Welcome to the second three-part blog series from Ian Siragher, Commercial Director of Agenda1 Analytical Services.
In this new series of blogs, Ian provides his thoughts and analysis on the obstacles facing business working in new medicine research and development, and the tools that can be employed to change Research into Development.
In the current marketplace, there are many obstacles facing businesses working in dose form development. But if the right approach is taken, businesses can maximise their chances of success.
Researching and developing new drug products is not an easy process. Here it is in simple steps: identify a molecule that might have a therapeutic benefit, learn how to synthesise it, take that ingredient and turn it into a dose form, administer it, find out if it does have any benefits, convince the regulators that it works and is safe, make it consistently and safely, then convince someone to buy it. Do all that, and within 12 years or so you will have a blockbuster drug making you an overnight fortune. This is as long as the market does not move against you, you don’t have any adverse reactions, and any number of potential chickens don’t come home to an uncomfortable roost!
The model for achieving these tasks has been evolving over the last few years. For instance, the decision by GlaxoSmithKline to make data available on over 13,000 molecules that might treat malaria is part of the changing model. Their decision should encourage greater external research and development. Part of that change has been the growing trend for Big Pharma to in-license more products, often during Phase II. This trend has been commented on by pharmalicensing.com, who said these Big Pharma companies are expected on average: “to [be] deriving 26.1 per cent of their ethical sales from licensed products,” in 2010.
This pace is only likely to accelerate in the future, driven partly by the well-recognised ‘patent (expiry) cliff’ faced by the Big Pharma companies in 2011/2012. A recent Reuters report commented that “… industry analysts [have] long warned of a looming sales drop, say[ing] it will reach a crescendo around 2011/2012, when many lose patent protection on their largest or second-largest products.”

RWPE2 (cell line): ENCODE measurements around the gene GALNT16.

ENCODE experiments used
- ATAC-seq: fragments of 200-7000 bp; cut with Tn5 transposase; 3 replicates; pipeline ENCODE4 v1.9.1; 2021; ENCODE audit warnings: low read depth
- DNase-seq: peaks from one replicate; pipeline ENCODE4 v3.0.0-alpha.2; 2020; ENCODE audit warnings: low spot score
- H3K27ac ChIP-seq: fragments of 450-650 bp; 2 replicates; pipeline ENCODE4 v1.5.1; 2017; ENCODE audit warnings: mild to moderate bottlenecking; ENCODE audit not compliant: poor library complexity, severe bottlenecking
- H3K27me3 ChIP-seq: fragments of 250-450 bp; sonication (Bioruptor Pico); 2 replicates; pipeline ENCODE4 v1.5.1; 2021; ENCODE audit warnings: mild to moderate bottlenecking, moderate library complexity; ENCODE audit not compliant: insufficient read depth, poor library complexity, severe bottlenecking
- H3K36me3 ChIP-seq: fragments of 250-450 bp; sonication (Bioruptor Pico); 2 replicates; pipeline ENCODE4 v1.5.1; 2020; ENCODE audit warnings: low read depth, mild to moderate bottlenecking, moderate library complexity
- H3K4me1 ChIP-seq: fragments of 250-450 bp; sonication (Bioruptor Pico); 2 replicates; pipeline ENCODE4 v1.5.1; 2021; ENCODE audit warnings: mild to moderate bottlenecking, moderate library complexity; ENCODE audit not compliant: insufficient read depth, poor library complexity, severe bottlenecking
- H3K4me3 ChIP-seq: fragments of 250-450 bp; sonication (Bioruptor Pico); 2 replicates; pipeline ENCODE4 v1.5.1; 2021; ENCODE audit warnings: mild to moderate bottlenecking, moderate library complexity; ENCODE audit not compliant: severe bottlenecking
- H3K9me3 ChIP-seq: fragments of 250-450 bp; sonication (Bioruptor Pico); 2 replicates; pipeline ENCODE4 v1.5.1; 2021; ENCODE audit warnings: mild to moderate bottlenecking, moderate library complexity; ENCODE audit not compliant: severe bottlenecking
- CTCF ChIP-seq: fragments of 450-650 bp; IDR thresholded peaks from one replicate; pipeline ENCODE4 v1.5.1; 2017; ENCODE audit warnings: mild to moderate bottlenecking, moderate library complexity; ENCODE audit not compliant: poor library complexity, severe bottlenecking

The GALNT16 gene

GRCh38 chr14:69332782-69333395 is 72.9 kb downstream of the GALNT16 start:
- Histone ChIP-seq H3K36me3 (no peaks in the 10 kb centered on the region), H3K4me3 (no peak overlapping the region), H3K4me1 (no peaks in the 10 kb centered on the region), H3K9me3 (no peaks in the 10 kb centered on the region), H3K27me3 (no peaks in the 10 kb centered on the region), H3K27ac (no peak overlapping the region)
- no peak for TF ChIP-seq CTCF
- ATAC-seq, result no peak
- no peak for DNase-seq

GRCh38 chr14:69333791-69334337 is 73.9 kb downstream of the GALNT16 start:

The ‘outsource development’ strategy would work well if drug discovery start-up companies were able to fund the work, from discovery to out-licensing, with the sort of cashflow that large pharma companies have access to. However, the venture capital funders of such start-ups are now being much more careful about how funds are released – setting tightly controlled milestones. Lipitor co-discoverer Roger Newton, CEO of Esperion Therapeutics commented: “investors are no longer willing to provide one major round of funding all at once.” He says that instead: “they are choosing to require that start-up companies achieve specific milestones that trigger access to additional dollars.”
One milestone is often a successful first-in-man study. As a result, where historically a ‘near miss’ first study was simply a step along a development pathway, the cost of a sub-optimal first-in-man study can be much more significant in the current climate, where time and cash are limited by the ever watchful VCs.
The scientific challenge thus remains the same, but the resources to achieve the technical goals are becoming more limited. Time, cash, expertise and experience are all in short supply. The onus is on companies to optimise the likelihood of a successful first-in-man study.
Over the next couple of blogs, I’ll be looking at a few of the tactics, both traditional and new, that can be adopted to achieve this goal.
The second part of this blog series will be available on this Agenda 1 Analytical Services Blog in August. You can follow @Agenda1Blog on twitter for the latest updates from Agenda1 Analytical Services.